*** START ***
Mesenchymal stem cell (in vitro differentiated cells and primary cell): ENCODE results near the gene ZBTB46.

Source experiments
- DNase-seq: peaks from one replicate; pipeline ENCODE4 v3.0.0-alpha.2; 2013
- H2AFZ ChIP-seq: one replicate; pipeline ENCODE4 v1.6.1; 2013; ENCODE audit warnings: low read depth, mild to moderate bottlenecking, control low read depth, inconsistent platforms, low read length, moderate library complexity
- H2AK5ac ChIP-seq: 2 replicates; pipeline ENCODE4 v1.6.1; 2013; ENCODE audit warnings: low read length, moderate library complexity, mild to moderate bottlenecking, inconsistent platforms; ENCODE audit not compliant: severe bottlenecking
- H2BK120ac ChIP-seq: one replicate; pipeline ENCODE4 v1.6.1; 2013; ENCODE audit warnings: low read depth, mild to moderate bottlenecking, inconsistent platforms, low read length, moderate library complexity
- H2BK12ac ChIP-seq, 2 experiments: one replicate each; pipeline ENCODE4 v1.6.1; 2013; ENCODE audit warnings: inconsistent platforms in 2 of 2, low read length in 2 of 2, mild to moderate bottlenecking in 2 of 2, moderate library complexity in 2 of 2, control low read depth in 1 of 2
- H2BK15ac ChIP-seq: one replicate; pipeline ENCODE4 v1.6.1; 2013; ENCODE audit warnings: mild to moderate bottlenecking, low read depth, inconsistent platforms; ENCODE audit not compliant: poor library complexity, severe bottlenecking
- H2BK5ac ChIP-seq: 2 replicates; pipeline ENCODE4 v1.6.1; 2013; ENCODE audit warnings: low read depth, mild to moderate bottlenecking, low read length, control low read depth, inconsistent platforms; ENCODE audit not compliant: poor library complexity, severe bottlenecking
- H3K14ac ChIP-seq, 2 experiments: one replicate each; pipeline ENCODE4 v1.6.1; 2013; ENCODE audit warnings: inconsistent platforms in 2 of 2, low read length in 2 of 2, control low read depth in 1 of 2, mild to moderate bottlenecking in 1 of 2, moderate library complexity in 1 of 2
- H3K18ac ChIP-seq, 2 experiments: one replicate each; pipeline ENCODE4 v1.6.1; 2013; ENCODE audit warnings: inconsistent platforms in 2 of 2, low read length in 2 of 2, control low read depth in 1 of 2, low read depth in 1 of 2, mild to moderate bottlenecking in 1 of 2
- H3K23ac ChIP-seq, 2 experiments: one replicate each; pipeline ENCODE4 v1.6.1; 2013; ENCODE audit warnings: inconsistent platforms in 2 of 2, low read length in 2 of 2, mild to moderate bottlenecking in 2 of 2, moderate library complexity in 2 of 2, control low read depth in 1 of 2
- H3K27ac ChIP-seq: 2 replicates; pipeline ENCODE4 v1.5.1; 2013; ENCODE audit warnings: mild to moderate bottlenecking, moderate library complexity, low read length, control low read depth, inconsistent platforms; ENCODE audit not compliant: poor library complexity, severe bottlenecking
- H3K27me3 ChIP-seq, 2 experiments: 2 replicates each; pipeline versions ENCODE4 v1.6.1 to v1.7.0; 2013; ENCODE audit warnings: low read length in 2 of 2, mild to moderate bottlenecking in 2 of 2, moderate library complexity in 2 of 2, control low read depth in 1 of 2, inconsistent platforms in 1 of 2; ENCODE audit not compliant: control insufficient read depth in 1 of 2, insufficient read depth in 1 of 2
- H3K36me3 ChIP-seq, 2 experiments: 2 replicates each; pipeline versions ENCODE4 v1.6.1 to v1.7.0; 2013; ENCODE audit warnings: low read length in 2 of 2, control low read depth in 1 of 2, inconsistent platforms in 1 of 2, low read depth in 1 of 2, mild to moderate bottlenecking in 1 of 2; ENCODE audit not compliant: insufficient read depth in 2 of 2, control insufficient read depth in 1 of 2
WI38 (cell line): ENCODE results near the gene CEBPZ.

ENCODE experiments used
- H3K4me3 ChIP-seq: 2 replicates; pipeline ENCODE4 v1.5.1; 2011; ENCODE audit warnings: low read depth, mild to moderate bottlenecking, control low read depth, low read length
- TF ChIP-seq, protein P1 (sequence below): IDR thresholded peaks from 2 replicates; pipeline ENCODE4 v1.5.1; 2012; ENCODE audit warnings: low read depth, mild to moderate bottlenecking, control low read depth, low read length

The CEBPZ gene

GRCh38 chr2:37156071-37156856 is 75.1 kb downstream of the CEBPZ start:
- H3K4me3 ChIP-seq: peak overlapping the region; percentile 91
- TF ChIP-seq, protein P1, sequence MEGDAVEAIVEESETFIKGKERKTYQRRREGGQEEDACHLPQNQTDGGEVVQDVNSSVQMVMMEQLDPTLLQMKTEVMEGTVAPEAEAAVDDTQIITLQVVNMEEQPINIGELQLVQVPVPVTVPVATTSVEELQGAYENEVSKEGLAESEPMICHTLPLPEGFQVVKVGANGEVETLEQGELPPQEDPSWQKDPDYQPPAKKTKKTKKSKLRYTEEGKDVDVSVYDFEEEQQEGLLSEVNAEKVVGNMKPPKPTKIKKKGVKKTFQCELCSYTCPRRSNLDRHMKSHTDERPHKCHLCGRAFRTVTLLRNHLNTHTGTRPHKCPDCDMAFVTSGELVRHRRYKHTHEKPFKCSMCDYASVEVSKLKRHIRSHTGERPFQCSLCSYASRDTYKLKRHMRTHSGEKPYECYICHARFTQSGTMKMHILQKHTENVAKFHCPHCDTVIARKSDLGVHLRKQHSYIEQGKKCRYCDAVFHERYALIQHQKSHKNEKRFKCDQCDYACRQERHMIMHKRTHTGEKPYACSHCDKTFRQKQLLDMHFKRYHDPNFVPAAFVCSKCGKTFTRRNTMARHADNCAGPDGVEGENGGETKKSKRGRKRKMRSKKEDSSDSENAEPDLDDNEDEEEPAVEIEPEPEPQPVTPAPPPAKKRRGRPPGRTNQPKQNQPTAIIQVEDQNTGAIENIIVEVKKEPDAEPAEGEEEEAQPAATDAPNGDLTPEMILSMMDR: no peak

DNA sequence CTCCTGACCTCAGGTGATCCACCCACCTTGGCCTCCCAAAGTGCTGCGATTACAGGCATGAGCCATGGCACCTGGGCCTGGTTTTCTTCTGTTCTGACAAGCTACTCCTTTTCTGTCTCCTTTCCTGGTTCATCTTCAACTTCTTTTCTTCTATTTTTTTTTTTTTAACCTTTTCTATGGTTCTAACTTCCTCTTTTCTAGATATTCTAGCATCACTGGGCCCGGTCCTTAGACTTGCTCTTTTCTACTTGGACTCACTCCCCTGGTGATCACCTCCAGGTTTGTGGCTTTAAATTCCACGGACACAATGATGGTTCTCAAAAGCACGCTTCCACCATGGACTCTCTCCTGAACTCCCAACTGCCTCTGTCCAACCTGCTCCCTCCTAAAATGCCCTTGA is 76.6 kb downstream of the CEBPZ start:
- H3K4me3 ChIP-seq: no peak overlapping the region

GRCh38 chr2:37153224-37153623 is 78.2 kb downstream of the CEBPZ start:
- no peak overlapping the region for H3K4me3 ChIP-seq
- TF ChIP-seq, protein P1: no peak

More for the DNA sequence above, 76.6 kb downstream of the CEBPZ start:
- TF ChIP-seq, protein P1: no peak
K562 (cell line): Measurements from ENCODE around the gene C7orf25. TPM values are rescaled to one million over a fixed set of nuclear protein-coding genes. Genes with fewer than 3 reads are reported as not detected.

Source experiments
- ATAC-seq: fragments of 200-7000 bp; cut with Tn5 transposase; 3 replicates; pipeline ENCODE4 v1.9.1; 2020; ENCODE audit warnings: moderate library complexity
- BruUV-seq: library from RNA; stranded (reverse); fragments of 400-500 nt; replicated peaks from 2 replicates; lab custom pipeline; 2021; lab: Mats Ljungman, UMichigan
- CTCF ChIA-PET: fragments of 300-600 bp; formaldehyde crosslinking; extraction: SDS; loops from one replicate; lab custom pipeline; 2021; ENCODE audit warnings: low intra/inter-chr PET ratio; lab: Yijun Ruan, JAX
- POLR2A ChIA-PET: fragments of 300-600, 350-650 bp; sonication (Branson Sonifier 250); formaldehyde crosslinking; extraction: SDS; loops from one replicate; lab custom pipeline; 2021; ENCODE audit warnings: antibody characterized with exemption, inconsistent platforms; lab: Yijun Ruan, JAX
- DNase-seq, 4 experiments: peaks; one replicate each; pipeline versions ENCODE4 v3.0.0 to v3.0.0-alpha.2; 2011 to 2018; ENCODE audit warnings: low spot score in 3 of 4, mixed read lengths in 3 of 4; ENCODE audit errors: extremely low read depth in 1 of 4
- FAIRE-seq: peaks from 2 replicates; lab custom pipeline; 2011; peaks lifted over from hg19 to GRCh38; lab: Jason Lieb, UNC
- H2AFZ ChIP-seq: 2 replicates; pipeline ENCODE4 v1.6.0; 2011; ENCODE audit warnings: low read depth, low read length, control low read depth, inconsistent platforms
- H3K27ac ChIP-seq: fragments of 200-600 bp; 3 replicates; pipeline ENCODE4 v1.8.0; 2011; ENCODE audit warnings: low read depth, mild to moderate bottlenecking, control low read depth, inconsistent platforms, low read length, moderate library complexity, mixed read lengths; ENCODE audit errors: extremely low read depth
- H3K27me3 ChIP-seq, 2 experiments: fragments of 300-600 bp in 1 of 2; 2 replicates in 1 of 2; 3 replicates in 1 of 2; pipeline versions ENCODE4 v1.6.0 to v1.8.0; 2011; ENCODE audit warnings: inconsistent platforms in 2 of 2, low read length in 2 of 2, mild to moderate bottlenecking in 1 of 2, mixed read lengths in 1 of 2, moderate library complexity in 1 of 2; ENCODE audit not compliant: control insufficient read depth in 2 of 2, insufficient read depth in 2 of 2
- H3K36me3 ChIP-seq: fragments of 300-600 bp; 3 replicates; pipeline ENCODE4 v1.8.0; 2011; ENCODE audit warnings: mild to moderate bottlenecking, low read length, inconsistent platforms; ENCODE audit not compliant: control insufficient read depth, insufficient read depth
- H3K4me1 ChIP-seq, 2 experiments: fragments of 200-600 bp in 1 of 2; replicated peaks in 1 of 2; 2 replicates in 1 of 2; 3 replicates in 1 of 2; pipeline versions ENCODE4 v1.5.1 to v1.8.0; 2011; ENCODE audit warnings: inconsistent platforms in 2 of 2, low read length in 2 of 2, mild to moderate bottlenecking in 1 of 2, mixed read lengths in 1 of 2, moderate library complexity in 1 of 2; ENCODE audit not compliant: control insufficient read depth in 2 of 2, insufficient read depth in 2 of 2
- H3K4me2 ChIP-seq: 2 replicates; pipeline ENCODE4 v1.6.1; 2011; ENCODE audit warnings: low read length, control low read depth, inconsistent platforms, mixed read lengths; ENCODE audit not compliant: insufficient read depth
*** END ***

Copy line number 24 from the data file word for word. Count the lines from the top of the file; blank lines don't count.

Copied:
DNA sequence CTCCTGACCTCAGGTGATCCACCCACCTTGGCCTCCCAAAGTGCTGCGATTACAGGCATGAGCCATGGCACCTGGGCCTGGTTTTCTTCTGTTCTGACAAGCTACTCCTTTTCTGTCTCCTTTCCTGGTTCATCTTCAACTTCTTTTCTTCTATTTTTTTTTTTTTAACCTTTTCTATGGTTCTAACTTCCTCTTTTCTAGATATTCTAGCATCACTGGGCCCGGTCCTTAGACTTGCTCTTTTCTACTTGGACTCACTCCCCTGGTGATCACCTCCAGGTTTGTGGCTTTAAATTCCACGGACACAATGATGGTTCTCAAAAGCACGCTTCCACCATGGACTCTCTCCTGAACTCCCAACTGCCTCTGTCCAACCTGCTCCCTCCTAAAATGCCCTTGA is 76.6 kb downstream of the CEBPZ start: